CCAGW Joins Coalition Supporting the Rural Internet Improvement Act of 2023 | Council For Citizens Against Government Waste

CCAGW Joins Coalition Supporting the Rural Internet Improvement Act of 2023

Letters to Officials

August 25, 2023

The Honorable Debbie Stabenow 
Chairwoman, Senate Committee on Agriculture 
328(A) Russell Senate Office Building 
Washington, D.C. 20510 

The Honorable John Boozman
Ranking Member, Senate Committee on Agriculture 
328(A) Russell Senate Office Building 
Washington, D.C. 20510 

The Honorable Glenn "G.T." Thompson 
Chairman, House Committee on Agriculture 
1301 Longworth House Office Building 
Washington, D.C. 20515 

The Honorable David Scott 
Ranking Member, House Committee on Agriculture 
1301 Longworth House Office Building 
Washington, D.C. 20515 

Re: The Rural Internet Improvement Act of 2023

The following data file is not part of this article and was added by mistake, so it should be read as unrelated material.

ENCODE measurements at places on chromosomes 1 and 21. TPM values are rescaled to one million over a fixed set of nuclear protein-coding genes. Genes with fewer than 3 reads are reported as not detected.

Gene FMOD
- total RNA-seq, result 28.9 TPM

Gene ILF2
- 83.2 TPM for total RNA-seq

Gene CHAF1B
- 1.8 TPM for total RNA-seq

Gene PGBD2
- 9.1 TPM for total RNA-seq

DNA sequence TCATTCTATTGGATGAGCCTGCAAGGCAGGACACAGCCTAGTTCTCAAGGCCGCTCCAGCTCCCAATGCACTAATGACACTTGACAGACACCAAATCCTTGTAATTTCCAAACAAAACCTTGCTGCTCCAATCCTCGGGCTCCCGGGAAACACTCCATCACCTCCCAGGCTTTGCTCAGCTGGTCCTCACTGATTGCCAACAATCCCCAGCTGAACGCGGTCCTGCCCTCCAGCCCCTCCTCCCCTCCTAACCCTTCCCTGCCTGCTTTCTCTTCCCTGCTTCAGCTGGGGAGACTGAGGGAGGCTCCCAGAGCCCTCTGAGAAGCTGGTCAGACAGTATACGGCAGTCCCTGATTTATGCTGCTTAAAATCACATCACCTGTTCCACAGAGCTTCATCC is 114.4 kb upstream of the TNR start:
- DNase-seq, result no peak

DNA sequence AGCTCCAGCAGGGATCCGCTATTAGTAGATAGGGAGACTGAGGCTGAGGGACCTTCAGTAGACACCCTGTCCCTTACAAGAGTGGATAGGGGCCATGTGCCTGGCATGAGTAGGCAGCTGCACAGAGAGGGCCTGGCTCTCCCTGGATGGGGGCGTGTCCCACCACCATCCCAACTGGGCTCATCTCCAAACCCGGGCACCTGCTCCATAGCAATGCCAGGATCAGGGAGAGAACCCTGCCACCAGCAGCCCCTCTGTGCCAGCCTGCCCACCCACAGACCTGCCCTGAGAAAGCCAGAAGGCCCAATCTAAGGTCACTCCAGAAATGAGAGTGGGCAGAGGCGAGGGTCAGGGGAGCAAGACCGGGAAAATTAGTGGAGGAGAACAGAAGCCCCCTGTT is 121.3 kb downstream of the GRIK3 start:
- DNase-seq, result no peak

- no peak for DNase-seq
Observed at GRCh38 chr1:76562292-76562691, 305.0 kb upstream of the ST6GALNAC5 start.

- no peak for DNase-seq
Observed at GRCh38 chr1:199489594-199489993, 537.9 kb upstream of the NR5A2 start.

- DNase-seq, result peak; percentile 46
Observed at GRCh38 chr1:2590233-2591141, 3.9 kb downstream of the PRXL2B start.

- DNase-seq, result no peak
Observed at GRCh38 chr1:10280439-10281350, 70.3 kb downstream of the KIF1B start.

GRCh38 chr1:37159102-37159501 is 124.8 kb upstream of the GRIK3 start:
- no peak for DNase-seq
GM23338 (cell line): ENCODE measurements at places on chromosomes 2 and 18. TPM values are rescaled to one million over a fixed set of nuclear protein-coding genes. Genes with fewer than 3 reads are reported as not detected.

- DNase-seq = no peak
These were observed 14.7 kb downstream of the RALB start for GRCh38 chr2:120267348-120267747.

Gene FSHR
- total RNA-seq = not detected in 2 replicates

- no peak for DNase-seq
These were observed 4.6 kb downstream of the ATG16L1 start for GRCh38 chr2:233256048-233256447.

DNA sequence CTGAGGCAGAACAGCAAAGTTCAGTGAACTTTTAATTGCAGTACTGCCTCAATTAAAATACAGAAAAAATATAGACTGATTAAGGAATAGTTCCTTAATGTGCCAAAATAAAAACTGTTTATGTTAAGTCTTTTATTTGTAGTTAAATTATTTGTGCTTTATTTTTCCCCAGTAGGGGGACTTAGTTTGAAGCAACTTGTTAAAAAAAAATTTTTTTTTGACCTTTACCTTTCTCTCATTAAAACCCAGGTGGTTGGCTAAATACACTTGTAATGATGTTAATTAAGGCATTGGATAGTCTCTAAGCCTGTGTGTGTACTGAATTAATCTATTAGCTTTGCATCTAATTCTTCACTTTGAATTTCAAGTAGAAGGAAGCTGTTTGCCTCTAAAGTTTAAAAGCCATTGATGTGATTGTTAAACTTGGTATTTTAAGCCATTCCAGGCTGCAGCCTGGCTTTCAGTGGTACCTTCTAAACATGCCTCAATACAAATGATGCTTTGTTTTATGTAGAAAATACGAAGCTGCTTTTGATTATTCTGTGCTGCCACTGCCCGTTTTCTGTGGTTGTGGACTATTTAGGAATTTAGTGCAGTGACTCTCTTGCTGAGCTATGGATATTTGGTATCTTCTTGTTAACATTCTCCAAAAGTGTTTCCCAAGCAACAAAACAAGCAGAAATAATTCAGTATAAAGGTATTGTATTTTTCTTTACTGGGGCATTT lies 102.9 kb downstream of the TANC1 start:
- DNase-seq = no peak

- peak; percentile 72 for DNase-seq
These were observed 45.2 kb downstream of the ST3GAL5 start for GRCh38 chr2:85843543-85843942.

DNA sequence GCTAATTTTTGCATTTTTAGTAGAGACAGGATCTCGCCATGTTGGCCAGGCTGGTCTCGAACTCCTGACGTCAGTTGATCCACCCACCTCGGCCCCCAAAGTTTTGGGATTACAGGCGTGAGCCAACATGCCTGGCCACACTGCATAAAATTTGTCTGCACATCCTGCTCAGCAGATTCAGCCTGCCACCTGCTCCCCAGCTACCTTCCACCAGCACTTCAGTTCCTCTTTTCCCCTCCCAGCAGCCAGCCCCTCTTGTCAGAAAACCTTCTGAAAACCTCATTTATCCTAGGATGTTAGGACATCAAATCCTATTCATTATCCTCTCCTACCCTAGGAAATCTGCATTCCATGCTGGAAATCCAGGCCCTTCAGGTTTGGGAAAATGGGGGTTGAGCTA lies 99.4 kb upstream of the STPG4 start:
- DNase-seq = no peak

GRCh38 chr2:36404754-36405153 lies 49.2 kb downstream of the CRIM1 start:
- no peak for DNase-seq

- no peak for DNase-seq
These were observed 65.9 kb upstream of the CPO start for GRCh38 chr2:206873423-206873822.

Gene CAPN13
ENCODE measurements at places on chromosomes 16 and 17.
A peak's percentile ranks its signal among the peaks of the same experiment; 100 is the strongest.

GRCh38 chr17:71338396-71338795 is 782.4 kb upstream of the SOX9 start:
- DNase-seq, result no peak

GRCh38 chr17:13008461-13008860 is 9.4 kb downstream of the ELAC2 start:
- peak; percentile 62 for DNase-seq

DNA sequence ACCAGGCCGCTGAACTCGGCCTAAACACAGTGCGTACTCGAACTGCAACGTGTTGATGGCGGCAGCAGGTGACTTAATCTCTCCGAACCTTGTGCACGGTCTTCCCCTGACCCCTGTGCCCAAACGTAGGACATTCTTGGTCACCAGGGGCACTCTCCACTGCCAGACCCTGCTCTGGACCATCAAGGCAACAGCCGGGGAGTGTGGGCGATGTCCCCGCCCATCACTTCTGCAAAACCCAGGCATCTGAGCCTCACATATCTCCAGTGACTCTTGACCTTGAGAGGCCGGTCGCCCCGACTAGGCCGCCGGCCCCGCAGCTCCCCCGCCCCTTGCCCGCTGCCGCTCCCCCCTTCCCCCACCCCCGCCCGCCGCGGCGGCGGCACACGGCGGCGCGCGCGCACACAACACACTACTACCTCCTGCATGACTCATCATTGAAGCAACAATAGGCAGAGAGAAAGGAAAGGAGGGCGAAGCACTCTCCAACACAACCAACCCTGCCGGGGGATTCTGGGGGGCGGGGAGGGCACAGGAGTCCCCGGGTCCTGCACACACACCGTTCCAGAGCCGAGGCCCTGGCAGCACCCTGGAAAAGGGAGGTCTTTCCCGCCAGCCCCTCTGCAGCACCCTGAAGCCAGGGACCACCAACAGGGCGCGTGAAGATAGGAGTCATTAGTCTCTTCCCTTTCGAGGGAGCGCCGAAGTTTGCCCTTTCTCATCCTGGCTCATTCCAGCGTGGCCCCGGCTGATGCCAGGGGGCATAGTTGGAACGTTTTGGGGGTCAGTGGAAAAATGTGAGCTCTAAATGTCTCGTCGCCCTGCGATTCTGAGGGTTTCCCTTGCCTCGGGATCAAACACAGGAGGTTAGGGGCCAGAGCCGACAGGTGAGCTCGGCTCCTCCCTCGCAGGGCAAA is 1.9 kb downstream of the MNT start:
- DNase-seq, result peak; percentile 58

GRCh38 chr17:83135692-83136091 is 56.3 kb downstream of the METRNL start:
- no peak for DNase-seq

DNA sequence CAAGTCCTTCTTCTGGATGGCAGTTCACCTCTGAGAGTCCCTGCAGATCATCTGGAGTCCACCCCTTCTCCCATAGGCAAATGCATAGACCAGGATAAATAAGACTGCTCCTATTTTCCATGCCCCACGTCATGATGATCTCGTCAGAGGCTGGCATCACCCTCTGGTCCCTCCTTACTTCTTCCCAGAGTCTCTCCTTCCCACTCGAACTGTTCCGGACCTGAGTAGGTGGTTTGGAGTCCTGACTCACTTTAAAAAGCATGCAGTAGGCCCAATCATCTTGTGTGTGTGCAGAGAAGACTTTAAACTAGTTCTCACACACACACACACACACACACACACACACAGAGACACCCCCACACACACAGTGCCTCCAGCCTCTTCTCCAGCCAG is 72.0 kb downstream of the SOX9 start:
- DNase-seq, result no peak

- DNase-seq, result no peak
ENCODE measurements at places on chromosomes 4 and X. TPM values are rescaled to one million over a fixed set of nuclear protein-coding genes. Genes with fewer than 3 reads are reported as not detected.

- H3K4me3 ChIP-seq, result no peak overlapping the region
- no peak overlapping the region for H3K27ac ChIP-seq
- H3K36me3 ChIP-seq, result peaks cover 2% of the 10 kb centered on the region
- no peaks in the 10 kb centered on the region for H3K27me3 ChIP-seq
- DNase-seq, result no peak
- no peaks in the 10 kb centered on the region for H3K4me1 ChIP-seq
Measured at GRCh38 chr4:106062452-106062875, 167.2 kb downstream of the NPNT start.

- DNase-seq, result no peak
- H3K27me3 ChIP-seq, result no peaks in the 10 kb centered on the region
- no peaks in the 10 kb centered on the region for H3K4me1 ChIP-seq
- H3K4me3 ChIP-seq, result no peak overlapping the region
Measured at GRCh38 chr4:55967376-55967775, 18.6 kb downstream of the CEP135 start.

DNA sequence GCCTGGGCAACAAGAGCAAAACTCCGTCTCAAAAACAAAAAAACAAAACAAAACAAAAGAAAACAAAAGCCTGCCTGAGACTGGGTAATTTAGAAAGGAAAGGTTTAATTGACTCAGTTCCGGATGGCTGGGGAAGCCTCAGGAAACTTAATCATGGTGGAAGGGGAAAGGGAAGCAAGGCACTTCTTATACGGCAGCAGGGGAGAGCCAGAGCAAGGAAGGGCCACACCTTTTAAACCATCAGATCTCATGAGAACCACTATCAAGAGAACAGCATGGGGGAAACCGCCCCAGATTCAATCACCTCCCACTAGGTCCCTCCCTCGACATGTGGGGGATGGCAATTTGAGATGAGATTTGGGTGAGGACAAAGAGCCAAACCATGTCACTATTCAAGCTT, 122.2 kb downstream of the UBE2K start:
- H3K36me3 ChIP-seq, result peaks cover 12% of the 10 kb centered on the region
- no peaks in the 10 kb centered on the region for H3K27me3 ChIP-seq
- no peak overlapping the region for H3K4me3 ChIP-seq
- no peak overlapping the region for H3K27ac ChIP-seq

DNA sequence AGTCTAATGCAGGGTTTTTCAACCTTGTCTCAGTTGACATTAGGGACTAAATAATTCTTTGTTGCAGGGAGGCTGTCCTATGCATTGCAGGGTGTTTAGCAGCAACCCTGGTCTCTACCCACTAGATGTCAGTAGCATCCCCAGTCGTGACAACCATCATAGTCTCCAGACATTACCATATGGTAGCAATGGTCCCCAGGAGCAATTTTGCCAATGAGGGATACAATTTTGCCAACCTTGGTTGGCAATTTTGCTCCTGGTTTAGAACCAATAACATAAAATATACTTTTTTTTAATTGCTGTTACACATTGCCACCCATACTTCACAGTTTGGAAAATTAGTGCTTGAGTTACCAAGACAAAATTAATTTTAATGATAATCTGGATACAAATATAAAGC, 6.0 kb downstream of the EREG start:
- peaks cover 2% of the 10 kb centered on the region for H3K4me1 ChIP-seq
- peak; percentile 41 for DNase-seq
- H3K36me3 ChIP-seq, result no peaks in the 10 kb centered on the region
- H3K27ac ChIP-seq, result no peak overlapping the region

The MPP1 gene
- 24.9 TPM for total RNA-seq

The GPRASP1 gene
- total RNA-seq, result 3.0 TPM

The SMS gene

Dear Chairwoman Stabenow, Chairman Thompson, Ranking Member Boozman, and Ranking Member Scott: 

We write to you today in support of the “Rural Internet Improvement Act of 2023,” a measure introduced by Senators Thune, Luján, Fischer, and Klobuchar in the Senate (S. 130) and Representatives Cammack, Soto, Gluesenkamp Perez, Ronny Jackson, De La Cruz, and Vasquez in the House (H.R. 3216). With the reinvigorated focus on expanding access to high-speed broadband and the unprecedented funding now intended for building broadband networks in unconnected rural American communities, it is more important than ever that the United States Department of Agriculture’s (USDA) ReConnect program is reformed in a manner that extends its reach, increases its efficiency, and better coordinates its impact in delivering broadband dollars to those rural areas that need support the most. As Congress considers the upcoming Farm Bill, it is imperative that you incorporate the following crucial principles, as set forth in the Rural Internet Improvement Act.